This paper extends the concept of organizational learning to take into account the effects of institutional and economic structures that impinge on the firm's capacity to acquire new competences. Examples from East Asia, where firms have led the process of high-technology industrialization, illustrate the proposition that such economic structures can have the effect of greatly accelerating organizational learning. The paper makes a novel contribution in treating such structures (networks, clusters, alliances) as entities in themselves, and the learning that takes place by firms within them as the acquisition of higher-order competences. Three such forms are identified: first-order economic learning takes place within organizations; second-order economic learning takes place between organizations, and third-order economic learning takes place in structures that transcend firms and networks. National variations in such structures are illustrated utilising national VLSI programs in Japan, Korea and Taiwan in the semiconductor industry.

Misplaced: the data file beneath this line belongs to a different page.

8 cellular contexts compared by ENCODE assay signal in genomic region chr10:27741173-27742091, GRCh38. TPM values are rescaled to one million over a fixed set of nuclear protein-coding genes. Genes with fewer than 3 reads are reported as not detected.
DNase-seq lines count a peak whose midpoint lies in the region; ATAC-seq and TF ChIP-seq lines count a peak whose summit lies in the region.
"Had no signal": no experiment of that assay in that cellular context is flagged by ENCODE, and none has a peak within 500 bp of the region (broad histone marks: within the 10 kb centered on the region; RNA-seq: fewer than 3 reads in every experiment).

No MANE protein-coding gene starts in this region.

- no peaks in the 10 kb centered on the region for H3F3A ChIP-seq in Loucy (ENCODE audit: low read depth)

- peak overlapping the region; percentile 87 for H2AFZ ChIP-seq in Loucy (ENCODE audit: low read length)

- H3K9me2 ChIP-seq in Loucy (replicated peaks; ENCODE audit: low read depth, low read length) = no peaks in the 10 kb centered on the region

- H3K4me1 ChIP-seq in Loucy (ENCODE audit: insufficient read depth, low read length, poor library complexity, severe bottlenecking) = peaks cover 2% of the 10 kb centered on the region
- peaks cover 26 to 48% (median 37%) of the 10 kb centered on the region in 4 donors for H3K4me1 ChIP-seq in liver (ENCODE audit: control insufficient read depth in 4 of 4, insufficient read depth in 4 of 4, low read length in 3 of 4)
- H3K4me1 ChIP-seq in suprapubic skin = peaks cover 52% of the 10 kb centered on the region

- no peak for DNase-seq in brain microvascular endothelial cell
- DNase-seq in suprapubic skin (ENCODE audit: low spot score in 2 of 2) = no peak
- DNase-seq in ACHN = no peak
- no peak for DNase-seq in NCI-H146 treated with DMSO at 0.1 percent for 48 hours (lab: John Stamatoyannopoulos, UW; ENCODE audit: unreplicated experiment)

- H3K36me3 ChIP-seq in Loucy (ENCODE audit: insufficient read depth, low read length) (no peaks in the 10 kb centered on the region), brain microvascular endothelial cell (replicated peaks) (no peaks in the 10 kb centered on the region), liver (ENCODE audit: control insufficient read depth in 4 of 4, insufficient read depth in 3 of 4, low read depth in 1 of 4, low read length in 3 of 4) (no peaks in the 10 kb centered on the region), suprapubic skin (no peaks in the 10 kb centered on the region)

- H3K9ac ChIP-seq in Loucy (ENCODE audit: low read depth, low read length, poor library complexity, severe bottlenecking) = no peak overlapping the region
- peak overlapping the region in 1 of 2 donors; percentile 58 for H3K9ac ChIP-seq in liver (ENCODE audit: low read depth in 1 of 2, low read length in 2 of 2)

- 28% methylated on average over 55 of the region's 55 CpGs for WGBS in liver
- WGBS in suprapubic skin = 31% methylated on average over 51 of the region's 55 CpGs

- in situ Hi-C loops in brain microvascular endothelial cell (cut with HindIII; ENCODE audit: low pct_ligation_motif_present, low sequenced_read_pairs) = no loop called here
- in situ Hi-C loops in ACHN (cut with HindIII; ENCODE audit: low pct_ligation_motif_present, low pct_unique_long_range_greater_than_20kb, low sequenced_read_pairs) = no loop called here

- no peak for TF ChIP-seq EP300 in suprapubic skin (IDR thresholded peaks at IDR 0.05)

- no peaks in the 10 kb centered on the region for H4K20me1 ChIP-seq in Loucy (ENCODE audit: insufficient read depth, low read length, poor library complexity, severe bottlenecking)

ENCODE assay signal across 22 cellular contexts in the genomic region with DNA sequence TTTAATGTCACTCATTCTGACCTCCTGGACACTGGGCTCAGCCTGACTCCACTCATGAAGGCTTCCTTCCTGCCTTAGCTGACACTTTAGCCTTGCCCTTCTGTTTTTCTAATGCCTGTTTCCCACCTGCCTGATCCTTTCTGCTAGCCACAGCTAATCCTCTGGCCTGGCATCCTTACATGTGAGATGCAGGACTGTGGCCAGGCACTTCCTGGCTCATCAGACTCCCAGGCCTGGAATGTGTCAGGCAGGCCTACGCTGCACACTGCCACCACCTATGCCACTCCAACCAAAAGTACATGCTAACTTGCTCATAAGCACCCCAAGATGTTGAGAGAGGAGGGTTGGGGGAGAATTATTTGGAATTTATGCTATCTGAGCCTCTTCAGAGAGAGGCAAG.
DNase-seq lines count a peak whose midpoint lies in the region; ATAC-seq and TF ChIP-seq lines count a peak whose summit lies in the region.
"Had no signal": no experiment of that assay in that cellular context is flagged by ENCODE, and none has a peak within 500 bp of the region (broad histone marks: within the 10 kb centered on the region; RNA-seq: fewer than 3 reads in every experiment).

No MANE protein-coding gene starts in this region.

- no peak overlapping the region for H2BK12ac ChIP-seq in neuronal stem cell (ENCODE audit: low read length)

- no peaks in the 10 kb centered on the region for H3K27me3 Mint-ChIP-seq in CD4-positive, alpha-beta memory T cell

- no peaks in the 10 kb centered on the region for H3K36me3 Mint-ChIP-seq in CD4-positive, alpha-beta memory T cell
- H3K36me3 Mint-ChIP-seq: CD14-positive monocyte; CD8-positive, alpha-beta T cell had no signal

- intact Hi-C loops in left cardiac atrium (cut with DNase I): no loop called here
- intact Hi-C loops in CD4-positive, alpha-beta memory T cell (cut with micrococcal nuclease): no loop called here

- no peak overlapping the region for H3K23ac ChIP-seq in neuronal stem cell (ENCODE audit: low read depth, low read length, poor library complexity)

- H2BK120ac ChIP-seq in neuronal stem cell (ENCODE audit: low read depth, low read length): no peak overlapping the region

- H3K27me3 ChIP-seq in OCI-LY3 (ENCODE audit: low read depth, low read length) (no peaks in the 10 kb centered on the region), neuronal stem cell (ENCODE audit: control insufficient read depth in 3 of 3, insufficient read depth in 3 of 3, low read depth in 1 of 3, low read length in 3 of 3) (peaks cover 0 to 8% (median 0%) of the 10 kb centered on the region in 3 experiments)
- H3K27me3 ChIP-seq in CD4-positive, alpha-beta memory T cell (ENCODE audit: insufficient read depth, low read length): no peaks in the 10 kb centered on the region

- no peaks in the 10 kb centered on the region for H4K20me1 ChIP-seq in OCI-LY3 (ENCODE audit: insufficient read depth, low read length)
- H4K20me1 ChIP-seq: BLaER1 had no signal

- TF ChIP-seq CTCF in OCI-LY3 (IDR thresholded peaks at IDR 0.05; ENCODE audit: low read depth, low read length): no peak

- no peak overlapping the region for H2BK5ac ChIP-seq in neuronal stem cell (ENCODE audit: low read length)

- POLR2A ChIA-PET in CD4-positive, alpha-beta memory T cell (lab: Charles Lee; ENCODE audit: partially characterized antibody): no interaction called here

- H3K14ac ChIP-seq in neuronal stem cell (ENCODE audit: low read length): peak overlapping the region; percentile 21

|Number of pages||12|
|Journal||Human Systems Management|
|Publication status||Published - 1996|
- Economic learning
- Innovation alliances
- Inter-organizational networks
- Organizational learning